Walk us though some of your other inspirations right now, you’ve got a really varied mix of music you’ve been repping for recently how does that feed into your productions?
In some ways there are too many to mention good producers around to single people out, and the mainstays are always people like Pearson Sound, Pangaea, Bok Bok and so on. I’m feeling the whole Actress/Thriller axis (I love Actress’s music, but the visual side is really influencing me at the moment). Jam City’s tunes are a constant inspiration and I’m really looking forward to his LP. I really like Visionist’s stuff too. In terms of how it feeds in who knows… I feel influenced by all the 808 machine funk but I’m trying to plough my own furrow as much as I can.
What influences you outside of music? People, places, film, etc…
Mainly books and bad 80s sci-fi movies – I try to read as much as I can – the two things I’ve read this year which I would really recommend are David Peace’s GB84 and Julia Leigh’s The Hunter which are both a few years old but in their own way each appropriate to the mess we are in in 2011.
Older bits I’ve seen around are ‘Medicate’ on your own label Radial Productions with a pretty sweet LV refix on the flip. How did that hook up come about?
I wrote ‘Medicate’ at the tail end of (what I consider to be) the high point of dubstep and even though it’s now a really obscure release and definitely of its time and place, it’s probably one of the best things of mine I’ve written. The link-up with LV came about because Blackdown played it on his show – the guys emailed me about of the blue asking whether they could remix it and it was as simple as that really. LV’s first thing on Hyperdub – especially the track ‘Takeover (dub)’ – is one of my favourite releases from the last ten years so it was amazing to hear them rework ‘Medicate’. They have been really supportive of my tunes since then, so I can’t thank them enough.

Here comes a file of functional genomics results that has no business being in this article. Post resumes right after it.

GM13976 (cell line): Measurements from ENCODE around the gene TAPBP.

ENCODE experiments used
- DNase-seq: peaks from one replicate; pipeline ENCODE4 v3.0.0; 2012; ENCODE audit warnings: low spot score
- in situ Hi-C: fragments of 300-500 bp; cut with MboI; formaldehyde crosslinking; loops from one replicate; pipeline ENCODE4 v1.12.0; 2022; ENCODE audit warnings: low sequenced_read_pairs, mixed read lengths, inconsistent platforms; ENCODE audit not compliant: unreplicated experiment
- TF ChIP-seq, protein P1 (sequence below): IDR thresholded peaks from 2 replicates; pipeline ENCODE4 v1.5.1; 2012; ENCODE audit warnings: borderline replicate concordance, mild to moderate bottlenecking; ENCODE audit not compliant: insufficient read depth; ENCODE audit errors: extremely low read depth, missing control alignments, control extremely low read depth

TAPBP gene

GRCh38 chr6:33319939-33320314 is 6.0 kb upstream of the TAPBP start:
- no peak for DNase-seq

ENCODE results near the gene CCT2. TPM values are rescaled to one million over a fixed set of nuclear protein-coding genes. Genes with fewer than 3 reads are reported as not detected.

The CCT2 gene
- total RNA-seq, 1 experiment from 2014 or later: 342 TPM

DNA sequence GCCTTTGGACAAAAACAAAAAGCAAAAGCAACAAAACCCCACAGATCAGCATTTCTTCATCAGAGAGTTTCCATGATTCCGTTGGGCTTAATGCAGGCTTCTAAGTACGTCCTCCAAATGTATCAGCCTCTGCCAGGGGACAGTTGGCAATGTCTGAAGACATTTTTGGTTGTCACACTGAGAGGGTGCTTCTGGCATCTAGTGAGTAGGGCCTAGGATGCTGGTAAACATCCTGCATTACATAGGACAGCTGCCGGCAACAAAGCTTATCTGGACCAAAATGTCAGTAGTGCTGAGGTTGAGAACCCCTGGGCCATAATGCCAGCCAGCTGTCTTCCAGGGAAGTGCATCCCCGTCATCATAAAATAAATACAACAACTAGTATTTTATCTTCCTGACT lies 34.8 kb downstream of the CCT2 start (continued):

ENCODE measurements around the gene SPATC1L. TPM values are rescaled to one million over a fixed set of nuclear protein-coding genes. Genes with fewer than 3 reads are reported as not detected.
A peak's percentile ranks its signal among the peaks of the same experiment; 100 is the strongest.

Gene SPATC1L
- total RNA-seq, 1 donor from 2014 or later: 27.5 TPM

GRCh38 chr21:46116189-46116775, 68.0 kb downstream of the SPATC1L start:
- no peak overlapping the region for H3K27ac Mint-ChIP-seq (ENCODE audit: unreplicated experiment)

Talk to us about the 12” on Keysound, what’s on it, what’s the story behind the tracks and how did you hook up with Dusk & Blackdown?
As I said before Blackdown really supported me from the off with ‘Medicate’. I’ve listened to his show since he started on Rinse and carried on sending him stuff now and again. I had a quiet period where I wasn’t really writing much music in 2009-10 but at the tail end of 2010 I got to a point where my 130bpm stuff was ready to be sent out and him and Dusk have been 100% behind the tracks ever since. I’m doing a 4 track EP for Keysound that should be out – touch wood – by the end of 2011 or soon in to 2012 and also a video for ‘Atlanta 96’ to go with it that my friend Joss Horne is directing, which I’m excited about.
Tell us a little about the mix you’ve done for us, what did you just have to include?
Well I had in mind a panoramic tour of the London skyline at night when I did it, but you can ignore that and just listen to the tunes. There are some of my favourite grime pirate radio rips in there which some people might not have heard, some old jungle and a couple of my own productions. I hope people enjoy it.
DOWNLOAD: Logos – Sonic Router Mix #110
Sleep 8 Over – Untitled [Hippos in Tanks]
Logos – Cloudbursting [unreleased]
Logos – Atlanta 96 x Trim Special [Instrumental forthcoming Keysound]
Riko/Wiley/Gods Gift – Bazooka Riddim [Rinse FM Radio Rip 2006?]
Ruff Sqwad/Neckle Camp – Tingz in Bootz Remix [Heavy Meckle Mixtape]
Waifer/Slew Dem – Gunman Beat [Grimetapes Slew Dem Compilation]
DJ Metro – Burn Dat Boi [Planet Mu]
DJ Diamond – Rep Yo Clique [Planet Mu]
Rufige Kru – Ark Angel 3 [Metalheadz]
Terius Nash (The-Dream) – Wake Me When it’s Over [Logos Screwed Edit]
These New Puritans – Hologram – Salem remix [Domino]
Ruff Sqwad – Unknown [Deja Vu Radio Rip 2003]